Archive for the ‘Market-Based Rates’ Category

National Flood Insurance and Jersey Shore Demographics

Photo by U.S. Fish & Wildlife Service, some rights reserved.

Back in 1968, Congress stepped into the flood insurance market to provide coverage where private insurers would not. Today, taxpayers back $527 billion of assets in coastal flood plains insured by the National Flood Insurance Program. Run by the Federal Emergency Agency, the program paid out $16 billion of claims for Katrina; Sandy-related claims could reach $12 billion. The program is already $18 billion in debt, as sum the government acknowledges will probably never be covered by higher premiums.

Besides the program’s cost, what is the issue? In New York alone, 200,000 people live less than four feet above the high tide level. Nationwide, the number of people living in flood-prone areas has been increasing, so each natural disaster damages more property and displaces more people than the last. An op-ed in Thursday’s New York Times opines that the time for the federal government to subsidize the insuring of homes and businesses in high-risk flood zones is long past. If property owners cannot find flood insurance on the private market, which in many cases they cannot, they should bear that risk instead of transferring it to the federal government.

One of the implications of changing federal flood insurance would be increased cost of living in coastal areas. Another Times article covers how Sandy and the coming National Flood Insurance Program rate hikes will make “seaside living, once and for all, a luxury only the wealthy can afford.” Building requirements for homes in newly mapped flood hazard zones could effect a demographic shift in the northeast, because much of the development encouraged by subsidized insurance would only be affordable to wealthy buyers.

The wisdom of subsidizing status quo demographics on the Jersey Shore to the tune of $18 billion aside, the point of reducing or eliminating federal flood insurance would be to end the cycle of natural disaster and expensive rebuilding without internalizing the risks of development in flood-prone coastal areas, which in light of recent events are certainly expanding. This is a step toward affordable environmental risk-management most people can back in good conscience.

FERC (presumably) Smug after Ninth Circuit Upholds Market-Based Rate Policy

Photo by Waldo Jaquith. Some rights reserved.

Late last week, folks at FERC probably popped some bottles of champagne when the U.S. Court of Appeals for the Ninth Circuit issued an opinion denying a petition challenging FERC’s Order No. 697, “Market-Based Rates For Wholesale Sales Of Electric Energy, Capacity And Ancillary Services By Public Utilities.”

Order No. 697, which became effective September 18, 2007, codified FERC’s standards for market-based rates by “providing a rigorous up-front analysis of whether market-based rates should be granted, including protective conditions and ongoing filing requirements in all market-based rate authorizations, and reinforcing its ongoing oversight of market-based rates.” The components of the rule were designed, according to FERC, “to ensure that market-based rates charged by public utilities are just and reasonable.”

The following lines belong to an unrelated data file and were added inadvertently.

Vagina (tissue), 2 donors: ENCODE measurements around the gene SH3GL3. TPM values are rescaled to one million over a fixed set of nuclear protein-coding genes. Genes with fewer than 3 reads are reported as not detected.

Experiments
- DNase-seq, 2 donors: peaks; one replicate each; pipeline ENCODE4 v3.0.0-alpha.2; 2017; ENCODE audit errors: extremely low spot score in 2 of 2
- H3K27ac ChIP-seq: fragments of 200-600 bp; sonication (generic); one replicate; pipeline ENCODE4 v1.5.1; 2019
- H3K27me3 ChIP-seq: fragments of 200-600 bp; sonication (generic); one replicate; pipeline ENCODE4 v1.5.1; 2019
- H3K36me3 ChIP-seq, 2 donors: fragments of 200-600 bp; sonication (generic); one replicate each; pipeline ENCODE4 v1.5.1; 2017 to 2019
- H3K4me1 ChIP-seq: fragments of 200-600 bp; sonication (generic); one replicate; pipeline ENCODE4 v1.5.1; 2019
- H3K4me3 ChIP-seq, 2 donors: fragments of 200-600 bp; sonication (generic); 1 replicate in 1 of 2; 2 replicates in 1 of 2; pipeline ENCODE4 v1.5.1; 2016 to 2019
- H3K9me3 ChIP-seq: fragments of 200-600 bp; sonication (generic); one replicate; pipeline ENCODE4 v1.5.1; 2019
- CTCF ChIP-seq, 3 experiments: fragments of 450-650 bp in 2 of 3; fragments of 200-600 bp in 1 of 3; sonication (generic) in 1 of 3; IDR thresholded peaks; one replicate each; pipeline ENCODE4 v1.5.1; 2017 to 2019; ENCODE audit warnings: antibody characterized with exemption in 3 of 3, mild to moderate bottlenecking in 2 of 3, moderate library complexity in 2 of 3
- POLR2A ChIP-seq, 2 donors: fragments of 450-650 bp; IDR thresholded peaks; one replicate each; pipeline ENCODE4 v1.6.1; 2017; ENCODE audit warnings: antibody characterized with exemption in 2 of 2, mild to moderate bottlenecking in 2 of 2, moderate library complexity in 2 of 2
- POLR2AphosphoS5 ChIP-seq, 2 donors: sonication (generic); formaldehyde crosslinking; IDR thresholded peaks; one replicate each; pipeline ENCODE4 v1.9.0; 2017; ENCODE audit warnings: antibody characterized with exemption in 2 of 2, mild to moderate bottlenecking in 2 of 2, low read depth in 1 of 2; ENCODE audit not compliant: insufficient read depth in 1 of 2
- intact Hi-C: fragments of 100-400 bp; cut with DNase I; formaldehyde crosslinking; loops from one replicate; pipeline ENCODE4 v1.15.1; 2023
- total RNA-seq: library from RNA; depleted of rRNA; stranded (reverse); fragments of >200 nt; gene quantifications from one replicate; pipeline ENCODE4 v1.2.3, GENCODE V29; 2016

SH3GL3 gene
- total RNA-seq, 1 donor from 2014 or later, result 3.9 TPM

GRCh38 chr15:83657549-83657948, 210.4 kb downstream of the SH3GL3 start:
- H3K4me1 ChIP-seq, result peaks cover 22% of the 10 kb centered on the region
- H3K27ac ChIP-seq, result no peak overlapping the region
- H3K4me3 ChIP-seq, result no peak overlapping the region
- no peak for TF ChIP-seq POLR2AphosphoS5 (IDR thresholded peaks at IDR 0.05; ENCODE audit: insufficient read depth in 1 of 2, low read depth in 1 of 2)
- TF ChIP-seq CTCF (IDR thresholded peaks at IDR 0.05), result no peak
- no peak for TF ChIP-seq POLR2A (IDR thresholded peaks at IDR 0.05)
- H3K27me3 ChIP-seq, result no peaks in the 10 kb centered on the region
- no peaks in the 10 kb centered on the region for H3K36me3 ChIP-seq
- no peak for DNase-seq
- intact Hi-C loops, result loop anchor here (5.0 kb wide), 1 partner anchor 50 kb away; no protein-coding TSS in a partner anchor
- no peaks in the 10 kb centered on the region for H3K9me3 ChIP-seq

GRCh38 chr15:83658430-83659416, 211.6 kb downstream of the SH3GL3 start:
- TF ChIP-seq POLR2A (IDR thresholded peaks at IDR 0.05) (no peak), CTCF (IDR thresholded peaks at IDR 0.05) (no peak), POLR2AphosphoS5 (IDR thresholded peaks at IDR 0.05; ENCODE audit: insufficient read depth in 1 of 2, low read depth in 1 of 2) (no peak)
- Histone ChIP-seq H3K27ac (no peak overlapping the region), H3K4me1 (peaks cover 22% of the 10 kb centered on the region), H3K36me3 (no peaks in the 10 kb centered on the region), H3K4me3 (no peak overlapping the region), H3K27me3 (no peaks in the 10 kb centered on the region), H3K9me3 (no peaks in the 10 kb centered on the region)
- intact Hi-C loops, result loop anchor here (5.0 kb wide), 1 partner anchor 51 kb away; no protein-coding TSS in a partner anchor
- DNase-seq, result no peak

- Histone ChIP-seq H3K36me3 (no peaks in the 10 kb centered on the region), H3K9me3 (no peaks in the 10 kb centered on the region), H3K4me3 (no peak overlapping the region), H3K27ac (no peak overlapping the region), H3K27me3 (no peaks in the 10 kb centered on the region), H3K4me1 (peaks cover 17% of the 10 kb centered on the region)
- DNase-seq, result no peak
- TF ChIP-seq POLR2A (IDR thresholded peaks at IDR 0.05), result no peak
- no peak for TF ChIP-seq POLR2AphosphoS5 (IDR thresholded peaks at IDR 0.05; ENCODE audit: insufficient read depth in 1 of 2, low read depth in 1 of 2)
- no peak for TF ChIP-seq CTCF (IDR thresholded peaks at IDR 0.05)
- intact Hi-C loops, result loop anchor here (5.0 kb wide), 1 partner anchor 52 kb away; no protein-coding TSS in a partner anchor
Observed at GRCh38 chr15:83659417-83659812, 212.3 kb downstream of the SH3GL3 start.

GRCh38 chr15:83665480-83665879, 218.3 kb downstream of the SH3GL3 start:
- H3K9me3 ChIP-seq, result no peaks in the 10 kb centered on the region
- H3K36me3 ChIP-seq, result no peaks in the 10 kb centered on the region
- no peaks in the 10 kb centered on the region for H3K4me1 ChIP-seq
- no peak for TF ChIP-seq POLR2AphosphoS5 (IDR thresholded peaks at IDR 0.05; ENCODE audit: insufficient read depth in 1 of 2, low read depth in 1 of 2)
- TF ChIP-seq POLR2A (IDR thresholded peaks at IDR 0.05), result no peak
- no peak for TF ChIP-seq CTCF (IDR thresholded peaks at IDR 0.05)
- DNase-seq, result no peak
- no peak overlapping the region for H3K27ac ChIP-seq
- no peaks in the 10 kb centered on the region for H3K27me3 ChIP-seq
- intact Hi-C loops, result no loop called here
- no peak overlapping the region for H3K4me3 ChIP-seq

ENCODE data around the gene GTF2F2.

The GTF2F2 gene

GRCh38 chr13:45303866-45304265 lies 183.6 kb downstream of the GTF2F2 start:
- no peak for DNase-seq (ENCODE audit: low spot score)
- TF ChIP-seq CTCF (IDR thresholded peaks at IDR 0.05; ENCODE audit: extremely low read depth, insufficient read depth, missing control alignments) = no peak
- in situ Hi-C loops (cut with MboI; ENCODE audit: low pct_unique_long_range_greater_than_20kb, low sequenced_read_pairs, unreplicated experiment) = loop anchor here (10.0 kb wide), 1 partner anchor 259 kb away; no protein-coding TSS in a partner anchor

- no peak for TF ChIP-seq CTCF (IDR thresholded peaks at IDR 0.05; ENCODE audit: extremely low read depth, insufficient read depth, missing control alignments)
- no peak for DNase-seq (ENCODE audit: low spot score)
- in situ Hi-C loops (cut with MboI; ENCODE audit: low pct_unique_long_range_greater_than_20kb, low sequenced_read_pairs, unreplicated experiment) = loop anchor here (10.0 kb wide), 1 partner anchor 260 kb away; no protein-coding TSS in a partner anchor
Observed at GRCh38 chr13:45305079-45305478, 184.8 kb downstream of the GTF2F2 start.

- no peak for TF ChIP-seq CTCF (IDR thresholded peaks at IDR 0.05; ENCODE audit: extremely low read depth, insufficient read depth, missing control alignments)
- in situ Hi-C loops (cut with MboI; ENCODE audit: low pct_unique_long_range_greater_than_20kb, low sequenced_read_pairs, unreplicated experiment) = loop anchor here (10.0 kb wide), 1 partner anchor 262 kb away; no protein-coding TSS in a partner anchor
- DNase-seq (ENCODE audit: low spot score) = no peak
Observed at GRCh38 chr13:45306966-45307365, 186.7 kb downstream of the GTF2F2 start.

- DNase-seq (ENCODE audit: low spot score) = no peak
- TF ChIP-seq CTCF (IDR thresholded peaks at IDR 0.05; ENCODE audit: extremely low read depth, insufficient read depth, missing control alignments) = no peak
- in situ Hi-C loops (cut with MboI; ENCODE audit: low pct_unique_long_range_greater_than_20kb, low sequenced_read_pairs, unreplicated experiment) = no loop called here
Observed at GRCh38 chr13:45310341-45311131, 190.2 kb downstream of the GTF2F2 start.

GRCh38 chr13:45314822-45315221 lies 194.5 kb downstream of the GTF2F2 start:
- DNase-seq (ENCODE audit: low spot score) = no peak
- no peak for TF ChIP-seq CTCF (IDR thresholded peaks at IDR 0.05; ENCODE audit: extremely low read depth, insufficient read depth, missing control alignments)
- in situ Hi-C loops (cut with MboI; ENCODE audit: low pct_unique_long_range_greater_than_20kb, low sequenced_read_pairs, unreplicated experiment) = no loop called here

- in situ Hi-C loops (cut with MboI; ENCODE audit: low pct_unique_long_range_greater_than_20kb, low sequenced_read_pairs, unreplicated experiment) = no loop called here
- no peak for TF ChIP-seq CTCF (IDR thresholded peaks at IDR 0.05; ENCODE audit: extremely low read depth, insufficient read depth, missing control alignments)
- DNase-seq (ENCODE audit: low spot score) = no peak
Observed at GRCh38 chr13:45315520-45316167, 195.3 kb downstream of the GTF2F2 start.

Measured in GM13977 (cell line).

However, not everyone thought Order No. 697 was the bee’s knees. Less than a year after the original rules were published, FERC filed Order No. 697-A, which responded to “a number of requests for rehearing and clarification of Order No. 697.” Mostly, FERC denied rehearing of the issues, though it did provide some clarifications.

Still unsatisfied, several petitioners filed a petition for review in federal appellate courts. The petitioners contended that “(1) that FERC, by relying solely on the market to regulate rates, has violated its statutory obligation to ensure that rates are just and reasonable; and (2) that the market-based rates policy, which allows sellers to file a market-based rate and does not require sellers to give sixty days advance notice of changes in market prices, violates the express terms of the FPA.”

The Court denied the petition, but not without a tip of the hat to the petitioners themselves in this rather touching conclusion:

The parties to this dispute raise policy issues of exceptional importance. We recognize that the questions here considered impact real-world energy markets, industries, and consumers. Plainly the well-being of consumers, and not regulatory inertia, should be the touchstone. But we emphasize that our role is limited by statute and the holdings of the Supreme Court. Our review is that of a federal appellate court, not a policy analyst. The question before us here is not whether we think market-based rates are a good idea; instead, it is whether the market-based rate policy embodied in Order 697 exceeds FERC’s authority as conferred by the FPA. Taking into account Chevron deference, the law of our circuit, other relevant precedent, and the direction of the Supreme Court as to how we should approach such administrative law issues concerning federal agencies, we conclude that Order 697, as presented to us in this petition, does not per se violate the FPA.

As law firm Van Ness Feldman put it (in a recent alert), “The case, Montana Consumer Counsel v. FERC, No. 08-71827, is a clear vindication of FERC’s market-based rate policy, from a court that has viewed market-based rates with suspicion.”

Akin Gump and King & Spalding have also recently published memos on the opinion. Future legal analysis of the decision can be found on knowlegemosaic’s Law Firm Memos search page.

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